To actually connect the USB port inside the M1 to the USB type-C connectors on the back of the Mac Mini, we had to interact with a chip on I2C (which means GPIO and I2C drivers) which has customized firmware. We’ve seen the protocol for these while building our virtualized models; nothing is a big surprise if you have a bird’s eye view of the system.

After a few days of figuring out the details of USB, we were finally able to connect an external USB hub and connect a keyboard, mouse and a Flash drive, opening the possibility for running a normal desktop Linux distribution.

Tutorial

1. Download the Ubuntu rootfs

The first step to booting Linux on your Mac Mini M1 is to download the Ubuntu POC rootfs available here. We used a Raspberry Pi image because it was a live USB boot image, so we only had to make minor modifications to boot it.

2. Extract the image

You will need a minimum 16G external USB drive. Extract the image by typing:

tar -xjvf ubuntu-20.10-preinstalled-desktop-arm64+raspi.img.bz2

Then, use disk utility to locate the name of the external disk. Finally, copy the image to the USB drive using:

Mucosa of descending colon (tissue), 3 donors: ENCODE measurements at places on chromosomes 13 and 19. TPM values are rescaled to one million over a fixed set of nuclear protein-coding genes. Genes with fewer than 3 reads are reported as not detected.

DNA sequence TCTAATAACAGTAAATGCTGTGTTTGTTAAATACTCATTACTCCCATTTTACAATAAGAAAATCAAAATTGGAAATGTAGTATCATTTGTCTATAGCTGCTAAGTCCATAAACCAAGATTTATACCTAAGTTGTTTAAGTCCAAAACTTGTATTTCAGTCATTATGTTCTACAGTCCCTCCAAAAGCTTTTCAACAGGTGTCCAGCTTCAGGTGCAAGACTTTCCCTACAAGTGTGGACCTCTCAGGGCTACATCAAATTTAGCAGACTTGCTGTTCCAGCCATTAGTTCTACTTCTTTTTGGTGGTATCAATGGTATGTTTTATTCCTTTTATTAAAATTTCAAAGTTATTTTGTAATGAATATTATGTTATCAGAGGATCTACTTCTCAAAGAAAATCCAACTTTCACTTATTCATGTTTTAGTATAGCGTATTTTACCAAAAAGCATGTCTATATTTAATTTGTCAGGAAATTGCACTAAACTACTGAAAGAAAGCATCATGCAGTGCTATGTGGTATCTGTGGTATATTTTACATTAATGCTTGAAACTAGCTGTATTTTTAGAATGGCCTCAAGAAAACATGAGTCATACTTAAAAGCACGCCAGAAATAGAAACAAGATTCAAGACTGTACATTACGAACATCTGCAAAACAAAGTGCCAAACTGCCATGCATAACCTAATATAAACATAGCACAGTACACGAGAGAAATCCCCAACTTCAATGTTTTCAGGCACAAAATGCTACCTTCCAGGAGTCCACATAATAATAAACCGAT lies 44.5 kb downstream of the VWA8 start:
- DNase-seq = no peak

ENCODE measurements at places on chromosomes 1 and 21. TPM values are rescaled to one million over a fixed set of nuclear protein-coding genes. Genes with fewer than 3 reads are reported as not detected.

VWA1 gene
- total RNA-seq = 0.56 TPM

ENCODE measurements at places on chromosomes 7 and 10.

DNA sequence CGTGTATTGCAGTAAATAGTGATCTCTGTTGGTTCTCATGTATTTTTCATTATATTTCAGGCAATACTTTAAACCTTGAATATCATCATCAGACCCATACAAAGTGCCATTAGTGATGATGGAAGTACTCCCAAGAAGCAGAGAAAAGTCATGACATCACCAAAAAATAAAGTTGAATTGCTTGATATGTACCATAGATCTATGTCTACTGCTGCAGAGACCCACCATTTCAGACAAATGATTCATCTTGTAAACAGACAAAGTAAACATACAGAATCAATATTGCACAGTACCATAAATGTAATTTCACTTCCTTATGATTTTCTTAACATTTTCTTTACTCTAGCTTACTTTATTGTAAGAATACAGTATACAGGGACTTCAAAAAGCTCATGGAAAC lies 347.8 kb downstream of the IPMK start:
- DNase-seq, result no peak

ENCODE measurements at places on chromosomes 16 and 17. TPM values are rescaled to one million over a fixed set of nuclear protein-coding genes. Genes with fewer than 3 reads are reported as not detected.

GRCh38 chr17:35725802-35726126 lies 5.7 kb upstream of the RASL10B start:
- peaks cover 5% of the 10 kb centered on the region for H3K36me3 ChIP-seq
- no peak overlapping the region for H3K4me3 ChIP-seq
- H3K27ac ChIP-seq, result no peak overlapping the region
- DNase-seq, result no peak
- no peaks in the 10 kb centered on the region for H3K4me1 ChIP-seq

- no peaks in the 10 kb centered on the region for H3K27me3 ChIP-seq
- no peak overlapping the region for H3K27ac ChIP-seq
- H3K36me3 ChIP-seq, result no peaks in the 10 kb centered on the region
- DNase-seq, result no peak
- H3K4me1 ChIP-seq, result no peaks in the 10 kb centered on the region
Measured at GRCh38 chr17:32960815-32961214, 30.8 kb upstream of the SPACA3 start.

sudo dd if=ubuntu-20.10-preinstalled-desktop-arm64+raspi.img of=/dev/rYOURUSBDISK bs=1m

3. Connect to the Mac

Connect your USB drive to the Mac Mini M1 using a dongle via the USB C port. The USB A ports are not currently supported.

4. Boot into 1TR

To boot into 1TR (the one true recovery OS), turn off your Mac Mini M1 and then hold Power until you see “loading options”. Once it loads, you can select the terminal option from the menu bar at the top.

5. Install the Custom Kernel

The next step is to install the custom kernel. We have made a script that makes this step easier for you. You can run it by typing:

/bin/bash -c “$(curl -fsSL https://downloads.corellium.info/linuxsetup.sh)”

The script will prompt you for your username and password. One you see it print “Kernel installed” it’s safe to type reboot.

6. Login

Once you’re booted, you’ll be prompted for a login. The username is “pi” and the password is “raspberry.” The root password is also “raspberry.”

7. Reverting to MacOS

To revert to booting MacOS, in 1TR open terminal and type bputil -n

——

If you’re interested in supporting our work on open source projects like these, please consider donating on our behalf to the EFF, who work tirelessly to defend security researchers and protect the digital rights of users and developers. You should also consider supporting the work being done by the folks over at Asahi Linux.

We’d like to extend a very special thanks to the engineers behind PongoOS for contributing their expertise and collaboration. We’re looking forward to updating with a version that uses PongoOS as the bootloader!